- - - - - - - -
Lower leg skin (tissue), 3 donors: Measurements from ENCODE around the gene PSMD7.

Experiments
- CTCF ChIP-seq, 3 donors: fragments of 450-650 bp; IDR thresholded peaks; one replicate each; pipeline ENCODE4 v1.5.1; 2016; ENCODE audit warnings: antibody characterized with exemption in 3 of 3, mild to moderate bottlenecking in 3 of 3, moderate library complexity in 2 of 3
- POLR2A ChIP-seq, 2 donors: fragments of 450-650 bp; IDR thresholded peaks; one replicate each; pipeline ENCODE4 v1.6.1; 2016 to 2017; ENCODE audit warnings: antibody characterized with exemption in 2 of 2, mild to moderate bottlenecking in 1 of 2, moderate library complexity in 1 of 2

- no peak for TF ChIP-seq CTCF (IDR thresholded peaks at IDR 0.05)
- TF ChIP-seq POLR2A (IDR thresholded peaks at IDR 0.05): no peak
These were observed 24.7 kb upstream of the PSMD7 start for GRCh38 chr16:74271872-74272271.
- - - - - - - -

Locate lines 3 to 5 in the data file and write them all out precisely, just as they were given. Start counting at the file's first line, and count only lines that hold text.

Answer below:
- CTCF ChIP-seq, 3 donors: fragments of 450-650 bp; IDR thresholded peaks; one replicate each; pipeline ENCODE4 v1.5.1; 2016; ENCODE audit warnings: antibody characterized with exemption in 3 of 3, mild to moderate bottlenecking in 3 of 3, moderate library complexity in 2 of 3
- POLR2A ChIP-seq, 2 donors: fragments of 450-650 bp; IDR thresholded peaks; one replicate each; pipeline ENCODE4 v1.6.1; 2016 to 2017; ENCODE audit warnings: antibody characterized with exemption in 2 of 2, mild to moderate bottlenecking in 1 of 2, moderate library complexity in 1 of 2

- no peak for TF ChIP-seq CTCF (IDR thresholded peaks at IDR 0.05)